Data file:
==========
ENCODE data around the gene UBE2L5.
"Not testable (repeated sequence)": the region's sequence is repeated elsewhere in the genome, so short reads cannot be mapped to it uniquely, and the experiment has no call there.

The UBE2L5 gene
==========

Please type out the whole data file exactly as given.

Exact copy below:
ENCODE data around the gene UBE2L5.
"Not testable (repeated sequence)": the region's sequence is repeated elsewhere in the genome, so short reads cannot be mapped to it uniquely, and the experiment has no call there.

The UBE2L5 gene